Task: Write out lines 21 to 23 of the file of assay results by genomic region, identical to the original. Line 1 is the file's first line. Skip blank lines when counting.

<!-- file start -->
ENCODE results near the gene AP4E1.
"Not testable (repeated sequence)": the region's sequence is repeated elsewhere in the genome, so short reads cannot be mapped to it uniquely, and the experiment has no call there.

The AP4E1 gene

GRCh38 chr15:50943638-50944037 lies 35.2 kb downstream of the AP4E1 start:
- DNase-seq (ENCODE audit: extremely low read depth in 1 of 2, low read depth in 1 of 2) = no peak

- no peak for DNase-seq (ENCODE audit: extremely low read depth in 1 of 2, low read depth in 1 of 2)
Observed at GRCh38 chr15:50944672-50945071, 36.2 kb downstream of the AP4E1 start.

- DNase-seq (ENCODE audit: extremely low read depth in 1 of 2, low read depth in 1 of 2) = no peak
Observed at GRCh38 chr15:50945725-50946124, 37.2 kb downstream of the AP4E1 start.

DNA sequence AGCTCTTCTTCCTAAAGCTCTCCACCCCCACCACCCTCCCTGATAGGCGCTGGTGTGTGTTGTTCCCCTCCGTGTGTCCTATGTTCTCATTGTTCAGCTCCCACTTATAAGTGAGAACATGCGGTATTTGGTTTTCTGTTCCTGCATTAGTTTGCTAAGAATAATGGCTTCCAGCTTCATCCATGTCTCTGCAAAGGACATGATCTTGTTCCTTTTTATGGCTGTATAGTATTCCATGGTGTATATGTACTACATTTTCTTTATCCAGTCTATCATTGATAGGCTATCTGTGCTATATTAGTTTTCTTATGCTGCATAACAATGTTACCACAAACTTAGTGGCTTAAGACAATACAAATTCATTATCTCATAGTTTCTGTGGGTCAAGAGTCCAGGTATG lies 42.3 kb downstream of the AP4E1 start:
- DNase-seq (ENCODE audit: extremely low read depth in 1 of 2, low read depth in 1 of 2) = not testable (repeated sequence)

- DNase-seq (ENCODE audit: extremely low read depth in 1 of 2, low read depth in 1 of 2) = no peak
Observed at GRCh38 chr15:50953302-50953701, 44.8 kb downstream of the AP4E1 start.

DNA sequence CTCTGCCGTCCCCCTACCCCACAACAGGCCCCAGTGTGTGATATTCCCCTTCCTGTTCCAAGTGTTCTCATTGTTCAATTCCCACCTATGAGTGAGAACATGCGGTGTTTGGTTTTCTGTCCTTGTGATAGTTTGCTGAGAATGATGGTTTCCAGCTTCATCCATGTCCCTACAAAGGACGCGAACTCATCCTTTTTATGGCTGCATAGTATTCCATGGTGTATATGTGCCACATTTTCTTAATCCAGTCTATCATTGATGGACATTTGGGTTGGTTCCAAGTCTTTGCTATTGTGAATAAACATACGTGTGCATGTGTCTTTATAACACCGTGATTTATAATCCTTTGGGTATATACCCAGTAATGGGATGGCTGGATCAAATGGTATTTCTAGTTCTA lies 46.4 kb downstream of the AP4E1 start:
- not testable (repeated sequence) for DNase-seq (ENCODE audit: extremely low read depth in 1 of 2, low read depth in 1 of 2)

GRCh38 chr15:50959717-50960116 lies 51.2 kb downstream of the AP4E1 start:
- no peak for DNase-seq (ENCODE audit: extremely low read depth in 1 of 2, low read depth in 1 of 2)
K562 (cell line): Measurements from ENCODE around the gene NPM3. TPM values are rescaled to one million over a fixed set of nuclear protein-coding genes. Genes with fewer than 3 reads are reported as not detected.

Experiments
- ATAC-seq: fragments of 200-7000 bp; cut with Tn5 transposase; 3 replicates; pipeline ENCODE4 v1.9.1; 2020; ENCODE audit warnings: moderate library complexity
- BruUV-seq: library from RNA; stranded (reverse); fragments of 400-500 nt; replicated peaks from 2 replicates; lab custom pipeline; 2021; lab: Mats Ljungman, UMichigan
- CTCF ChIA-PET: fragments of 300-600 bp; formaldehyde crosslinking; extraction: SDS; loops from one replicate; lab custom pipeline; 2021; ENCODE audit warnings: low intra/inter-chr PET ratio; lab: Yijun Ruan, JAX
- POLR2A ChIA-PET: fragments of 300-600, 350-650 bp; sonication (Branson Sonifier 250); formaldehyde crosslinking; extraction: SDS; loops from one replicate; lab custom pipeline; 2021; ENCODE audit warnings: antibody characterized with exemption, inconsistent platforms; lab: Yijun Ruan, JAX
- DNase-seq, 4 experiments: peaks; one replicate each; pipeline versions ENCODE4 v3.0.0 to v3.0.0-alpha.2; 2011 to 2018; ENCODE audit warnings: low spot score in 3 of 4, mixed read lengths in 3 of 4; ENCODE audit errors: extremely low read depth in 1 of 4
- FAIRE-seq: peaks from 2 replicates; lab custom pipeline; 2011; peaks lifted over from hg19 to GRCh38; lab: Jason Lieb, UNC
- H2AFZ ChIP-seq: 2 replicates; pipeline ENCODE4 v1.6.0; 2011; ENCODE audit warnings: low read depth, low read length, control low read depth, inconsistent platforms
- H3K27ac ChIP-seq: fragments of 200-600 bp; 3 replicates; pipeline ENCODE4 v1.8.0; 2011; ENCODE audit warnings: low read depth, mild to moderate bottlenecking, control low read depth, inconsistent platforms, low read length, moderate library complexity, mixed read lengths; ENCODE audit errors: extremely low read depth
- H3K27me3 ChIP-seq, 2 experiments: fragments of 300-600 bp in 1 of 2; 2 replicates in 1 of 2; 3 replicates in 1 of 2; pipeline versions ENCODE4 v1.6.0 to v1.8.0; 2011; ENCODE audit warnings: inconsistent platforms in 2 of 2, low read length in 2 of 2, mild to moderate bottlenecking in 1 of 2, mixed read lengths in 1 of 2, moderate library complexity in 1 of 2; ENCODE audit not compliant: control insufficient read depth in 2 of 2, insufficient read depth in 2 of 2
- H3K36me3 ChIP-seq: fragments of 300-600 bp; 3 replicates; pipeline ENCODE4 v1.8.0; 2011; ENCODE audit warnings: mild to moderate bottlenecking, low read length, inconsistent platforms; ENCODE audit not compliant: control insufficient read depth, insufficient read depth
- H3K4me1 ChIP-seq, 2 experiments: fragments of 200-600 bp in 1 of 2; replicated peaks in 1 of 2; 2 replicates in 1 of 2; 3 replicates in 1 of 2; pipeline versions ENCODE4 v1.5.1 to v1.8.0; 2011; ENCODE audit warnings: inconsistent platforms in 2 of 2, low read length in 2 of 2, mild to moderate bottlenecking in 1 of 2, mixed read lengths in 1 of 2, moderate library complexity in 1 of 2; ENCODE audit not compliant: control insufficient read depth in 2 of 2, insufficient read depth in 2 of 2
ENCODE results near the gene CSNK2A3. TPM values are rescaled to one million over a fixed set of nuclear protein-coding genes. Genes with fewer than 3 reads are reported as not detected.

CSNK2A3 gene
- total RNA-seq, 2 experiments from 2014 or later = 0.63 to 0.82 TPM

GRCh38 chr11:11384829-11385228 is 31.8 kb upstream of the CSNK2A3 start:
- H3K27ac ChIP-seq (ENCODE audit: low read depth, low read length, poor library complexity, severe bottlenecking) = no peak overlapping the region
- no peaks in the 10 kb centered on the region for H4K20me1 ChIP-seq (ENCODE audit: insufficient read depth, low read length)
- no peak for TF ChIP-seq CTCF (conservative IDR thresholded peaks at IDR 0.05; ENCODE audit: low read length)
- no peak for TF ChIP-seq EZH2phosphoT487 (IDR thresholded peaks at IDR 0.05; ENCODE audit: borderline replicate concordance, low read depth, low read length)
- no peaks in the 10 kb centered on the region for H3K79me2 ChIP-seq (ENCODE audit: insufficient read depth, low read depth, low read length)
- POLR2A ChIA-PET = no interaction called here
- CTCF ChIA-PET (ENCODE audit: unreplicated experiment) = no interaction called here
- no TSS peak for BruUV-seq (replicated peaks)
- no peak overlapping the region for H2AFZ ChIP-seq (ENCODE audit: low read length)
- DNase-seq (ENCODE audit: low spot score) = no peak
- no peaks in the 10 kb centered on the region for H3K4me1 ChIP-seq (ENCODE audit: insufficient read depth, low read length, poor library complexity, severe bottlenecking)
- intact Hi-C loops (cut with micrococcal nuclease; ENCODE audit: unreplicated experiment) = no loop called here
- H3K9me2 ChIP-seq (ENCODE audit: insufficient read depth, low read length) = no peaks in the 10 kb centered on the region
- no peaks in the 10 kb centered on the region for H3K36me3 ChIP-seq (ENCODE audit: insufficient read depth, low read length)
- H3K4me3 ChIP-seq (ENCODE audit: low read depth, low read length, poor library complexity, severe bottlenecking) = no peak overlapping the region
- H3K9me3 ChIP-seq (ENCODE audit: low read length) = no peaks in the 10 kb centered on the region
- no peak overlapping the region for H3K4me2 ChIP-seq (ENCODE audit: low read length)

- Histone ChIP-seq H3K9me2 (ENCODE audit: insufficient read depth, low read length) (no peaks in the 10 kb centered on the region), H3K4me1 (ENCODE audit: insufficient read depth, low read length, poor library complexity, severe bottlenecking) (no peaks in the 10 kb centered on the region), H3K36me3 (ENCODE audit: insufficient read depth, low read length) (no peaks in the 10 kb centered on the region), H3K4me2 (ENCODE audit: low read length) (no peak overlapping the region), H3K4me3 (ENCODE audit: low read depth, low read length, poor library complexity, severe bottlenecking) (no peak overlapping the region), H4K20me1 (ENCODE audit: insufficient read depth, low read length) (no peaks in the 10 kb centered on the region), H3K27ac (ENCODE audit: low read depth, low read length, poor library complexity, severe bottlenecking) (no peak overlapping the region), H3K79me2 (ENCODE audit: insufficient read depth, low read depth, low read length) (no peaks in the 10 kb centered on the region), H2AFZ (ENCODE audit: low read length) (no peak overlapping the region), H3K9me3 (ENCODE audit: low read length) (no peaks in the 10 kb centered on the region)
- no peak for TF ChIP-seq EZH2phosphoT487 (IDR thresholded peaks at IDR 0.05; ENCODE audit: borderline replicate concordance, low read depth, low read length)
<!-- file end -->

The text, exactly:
- BruUV-seq: library from RNA; stranded (reverse); fragments of 400-500 nt; replicated peaks from 2 replicates; lab custom pipeline; 2021; lab: Mats Ljungman, UMichigan
- CTCF ChIA-PET: fragments of 300-600 bp; formaldehyde crosslinking; extraction: SDS; loops from one replicate; lab custom pipeline; 2021; ENCODE audit warnings: low intra/inter-chr PET ratio; lab: Yijun Ruan, JAX
- POLR2A ChIA-PET: fragments of 300-600, 350-650 bp; sonication (Branson Sonifier 250); formaldehyde crosslinking; extraction: SDS; loops from one replicate; lab custom pipeline; 2021; ENCODE audit warnings: antibody characterized with exemption, inconsistent platforms; lab: Yijun Ruan, JAX